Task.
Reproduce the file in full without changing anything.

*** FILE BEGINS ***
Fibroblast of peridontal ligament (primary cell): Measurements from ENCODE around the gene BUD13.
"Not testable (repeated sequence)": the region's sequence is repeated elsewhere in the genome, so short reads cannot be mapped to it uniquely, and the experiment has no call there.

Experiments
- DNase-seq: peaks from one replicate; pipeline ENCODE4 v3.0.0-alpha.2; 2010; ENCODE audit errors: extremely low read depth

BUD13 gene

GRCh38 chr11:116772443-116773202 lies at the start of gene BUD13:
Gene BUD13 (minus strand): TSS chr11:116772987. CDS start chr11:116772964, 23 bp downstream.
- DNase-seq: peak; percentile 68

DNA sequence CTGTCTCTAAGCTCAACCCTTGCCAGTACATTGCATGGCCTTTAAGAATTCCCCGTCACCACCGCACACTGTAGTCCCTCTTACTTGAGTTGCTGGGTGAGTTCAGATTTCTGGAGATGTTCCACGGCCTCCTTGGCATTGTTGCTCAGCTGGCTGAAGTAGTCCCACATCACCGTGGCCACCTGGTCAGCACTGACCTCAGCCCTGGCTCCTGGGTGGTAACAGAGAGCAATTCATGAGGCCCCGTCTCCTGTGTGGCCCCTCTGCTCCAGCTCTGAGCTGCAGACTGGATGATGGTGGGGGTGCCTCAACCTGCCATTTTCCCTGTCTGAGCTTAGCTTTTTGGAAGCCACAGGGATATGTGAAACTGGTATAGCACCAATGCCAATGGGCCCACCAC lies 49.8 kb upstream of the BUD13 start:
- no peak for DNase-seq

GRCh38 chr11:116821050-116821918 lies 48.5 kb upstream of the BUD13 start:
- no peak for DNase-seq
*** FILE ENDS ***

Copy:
Fibroblast of peridontal ligament (primary cell): Measurements from ENCODE around the gene BUD13.
"Not testable (repeated sequence)": the region's sequence is repeated elsewhere in the genome, so short reads cannot be mapped to it uniquely, and the experiment has no call there.

Experiments
- DNase-seq: peaks from one replicate; pipeline ENCODE4 v3.0.0-alpha.2; 2010; ENCODE audit errors: extremely low read depth

BUD13 gene

GRCh38 chr11:116772443-116773202 lies at the start of gene BUD13:
Gene BUD13 (minus strand): TSS chr11:116772987. CDS start chr11:116772964, 23 bp downstream.
- DNase-seq: peak; percentile 68

DNA sequence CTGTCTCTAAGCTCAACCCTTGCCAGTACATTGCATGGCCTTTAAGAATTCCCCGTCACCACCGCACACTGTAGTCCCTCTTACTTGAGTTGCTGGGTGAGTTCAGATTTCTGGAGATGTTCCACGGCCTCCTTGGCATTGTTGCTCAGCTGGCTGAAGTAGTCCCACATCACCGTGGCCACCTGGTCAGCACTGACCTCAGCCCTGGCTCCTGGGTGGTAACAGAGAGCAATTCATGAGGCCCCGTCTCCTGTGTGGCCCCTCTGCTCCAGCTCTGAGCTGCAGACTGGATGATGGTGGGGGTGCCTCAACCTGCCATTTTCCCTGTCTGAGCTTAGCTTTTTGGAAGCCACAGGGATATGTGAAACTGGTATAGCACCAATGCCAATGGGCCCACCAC lies 49.8 kb upstream of the BUD13 start:
- no peak for DNase-seq

GRCh38 chr11:116821050-116821918 lies 48.5 kb upstream of the BUD13 start:
- no peak for DNase-seq